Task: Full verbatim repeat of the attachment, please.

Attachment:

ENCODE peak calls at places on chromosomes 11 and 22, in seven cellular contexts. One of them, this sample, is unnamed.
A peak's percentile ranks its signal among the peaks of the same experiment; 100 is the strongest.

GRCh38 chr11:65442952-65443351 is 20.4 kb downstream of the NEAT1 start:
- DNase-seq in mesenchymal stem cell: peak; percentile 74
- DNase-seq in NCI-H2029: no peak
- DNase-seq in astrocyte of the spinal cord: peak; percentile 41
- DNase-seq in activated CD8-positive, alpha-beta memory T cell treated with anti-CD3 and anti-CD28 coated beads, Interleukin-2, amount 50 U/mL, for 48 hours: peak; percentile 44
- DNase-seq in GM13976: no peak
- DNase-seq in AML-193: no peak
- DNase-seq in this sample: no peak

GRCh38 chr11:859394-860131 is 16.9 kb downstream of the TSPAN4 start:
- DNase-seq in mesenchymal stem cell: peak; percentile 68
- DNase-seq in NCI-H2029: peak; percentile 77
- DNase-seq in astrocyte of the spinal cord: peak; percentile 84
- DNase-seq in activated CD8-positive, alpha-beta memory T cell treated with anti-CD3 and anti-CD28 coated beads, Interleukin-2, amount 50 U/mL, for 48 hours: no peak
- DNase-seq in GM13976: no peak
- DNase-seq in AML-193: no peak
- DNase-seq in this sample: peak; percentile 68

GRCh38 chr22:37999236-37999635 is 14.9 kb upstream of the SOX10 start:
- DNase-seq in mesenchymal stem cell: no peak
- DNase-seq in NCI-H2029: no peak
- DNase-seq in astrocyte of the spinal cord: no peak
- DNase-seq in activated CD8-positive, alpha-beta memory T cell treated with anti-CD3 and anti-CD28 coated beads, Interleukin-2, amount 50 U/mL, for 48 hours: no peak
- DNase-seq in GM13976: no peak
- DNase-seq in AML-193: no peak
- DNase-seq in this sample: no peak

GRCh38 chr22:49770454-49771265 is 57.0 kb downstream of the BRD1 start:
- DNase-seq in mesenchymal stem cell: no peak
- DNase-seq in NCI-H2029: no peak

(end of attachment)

ENCODE peak calls at places on chromosomes 11 and 22, in seven cellular contexts. One of them, this sample, is unnamed.
A peak's percentile ranks its signal among the peaks of the same experiment; 100 is the strongest.

GRCh38 chr11:65442952-65443351 is 20.4 kb downstream of the NEAT1 start:
- DNase-seq in mesenchymal stem cell: peak; percentile 74
- DNase-seq in NCI-H2029: no peak
- DNase-seq in astrocyte of the spinal cord: peak; percentile 41
- DNase-seq in activated CD8-positive, alpha-beta memory T cell treated with anti-CD3 and anti-CD28 coated beads, Interleukin-2, amount 50 U/mL, for 48 hours: peak; percentile 44
- DNase-seq in GM13976: no peak
- DNase-seq in AML-193: no peak
- DNase-seq in this sample: no peak

GRCh38 chr11:859394-860131 is 16.9 kb downstream of the TSPAN4 start:
- DNase-seq in mesenchymal stem cell: peak; percentile 68
- DNase-seq in NCI-H2029: peak; percentile 77
- DNase-seq in astrocyte of the spinal cord: peak; percentile 84
- DNase-seq in activated CD8-positive, alpha-beta memory T cell treated with anti-CD3 and anti-CD28 coated beads, Interleukin-2, amount 50 U/mL, for 48 hours: no peak
- DNase-seq in GM13976: no peak
- DNase-seq in AML-193: no peak
- DNase-seq in this sample: peak; percentile 68

GRCh38 chr22:37999236-37999635 is 14.9 kb upstream of the SOX10 start:
- DNase-seq in mesenchymal stem cell: no peak
- DNase-seq in NCI-H2029: no peak
- DNase-seq in astrocyte of the spinal cord: no peak
- DNase-seq in activated CD8-positive, alpha-beta memory T cell treated with anti-CD3 and anti-CD28 coated beads, Interleukin-2, amount 50 U/mL, for 48 hours: no peak
- DNase-seq in GM13976: no peak
- DNase-seq in AML-193: no peak
- DNase-seq in this sample: no peak

GRCh38 chr22:49770454-49771265 is 57.0 kb downstream of the BRD1 start:
- DNase-seq in mesenchymal stem cell: no peak
- DNase-seq in NCI-H2029: no peak